The mild effects of targeting β1 integrin in late osteoblast lineage contrast with the phenotypic analysis of Icap-1 (Itgb1bp1tm1Ref)–deficient mice. ICAP-1 is a small protein that interacts in a specific manner with the β1A integrin cytoplasmic domain (Chang et al., 1997; Zhang and Hemler, 1999). It negatively regulates talin binding onto β1 integrin and, thereby, would be expected to limit integrin activation (Bouvard et al., 2003, 2006, 2007; Millon-Frémillon et al., 2008). Germline deletion of Icap-1 in a mouse impairs osteoblast differentiation and proliferation in vitro and in vivo. Icap-1–deficient osteoblasts display defects of adhesion, compaction, and migration (Bouvard et al., 2007; Millon-Frémillon et al., 2008), which explains, at least partly, the bone phenotype observed in vivo.
In this paper, we provide a molecular explanation of how ICAP-1, likely by direct binding onto β1 integrin, affects osteoblast function. We show that fibronectin assembly is controlled by the binding of ICAP-1 to the β1 integrin tail and that such binding is required for bone mineralization. Our results reveal the critical role of ICAP-1 in modulating the dynamics of fibrillar adhesions, which are adhesive structures responsible for fibronectin deposition. We demonstrate that the control of matrix assembly by ICAP-1–β1 integrin interaction plays an important role in governing essential developmental events, such as osteoblast mineralization. We also provide evidence that ICAP-1 negatively regulates recruitment of kindlin-2 onto the β1 integrin cytoplasmic domain and that an excess of kindlin-2 binding has a deleterious effect on fibrillar adhesion formation.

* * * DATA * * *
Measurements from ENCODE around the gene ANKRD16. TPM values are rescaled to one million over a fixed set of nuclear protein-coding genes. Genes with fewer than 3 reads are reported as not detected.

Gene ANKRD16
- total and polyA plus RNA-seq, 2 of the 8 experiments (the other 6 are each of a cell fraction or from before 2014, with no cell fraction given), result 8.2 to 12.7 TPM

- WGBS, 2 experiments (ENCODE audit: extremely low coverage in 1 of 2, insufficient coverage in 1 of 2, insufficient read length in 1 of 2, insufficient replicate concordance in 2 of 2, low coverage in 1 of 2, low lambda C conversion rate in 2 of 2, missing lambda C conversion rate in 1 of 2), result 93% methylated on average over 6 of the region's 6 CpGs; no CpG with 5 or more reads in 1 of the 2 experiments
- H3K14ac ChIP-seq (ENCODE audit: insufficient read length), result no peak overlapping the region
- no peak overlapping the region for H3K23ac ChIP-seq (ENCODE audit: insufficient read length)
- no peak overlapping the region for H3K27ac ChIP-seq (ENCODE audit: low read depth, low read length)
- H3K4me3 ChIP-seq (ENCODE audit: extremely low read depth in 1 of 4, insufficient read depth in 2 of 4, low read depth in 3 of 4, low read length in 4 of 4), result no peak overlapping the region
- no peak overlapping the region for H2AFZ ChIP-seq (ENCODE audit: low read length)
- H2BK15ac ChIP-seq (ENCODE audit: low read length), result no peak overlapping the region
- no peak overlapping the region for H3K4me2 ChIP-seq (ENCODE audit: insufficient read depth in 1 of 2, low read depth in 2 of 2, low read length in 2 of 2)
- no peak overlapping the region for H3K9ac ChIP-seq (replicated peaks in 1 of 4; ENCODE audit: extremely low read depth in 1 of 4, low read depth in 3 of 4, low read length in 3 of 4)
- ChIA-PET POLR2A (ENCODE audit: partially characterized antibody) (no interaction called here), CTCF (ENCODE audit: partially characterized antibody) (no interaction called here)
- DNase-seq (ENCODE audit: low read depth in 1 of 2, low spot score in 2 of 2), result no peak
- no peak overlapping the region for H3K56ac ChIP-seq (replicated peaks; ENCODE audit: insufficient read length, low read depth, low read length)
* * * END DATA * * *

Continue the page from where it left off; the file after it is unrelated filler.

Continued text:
Osteoblast cell compaction depends on fibronectin organization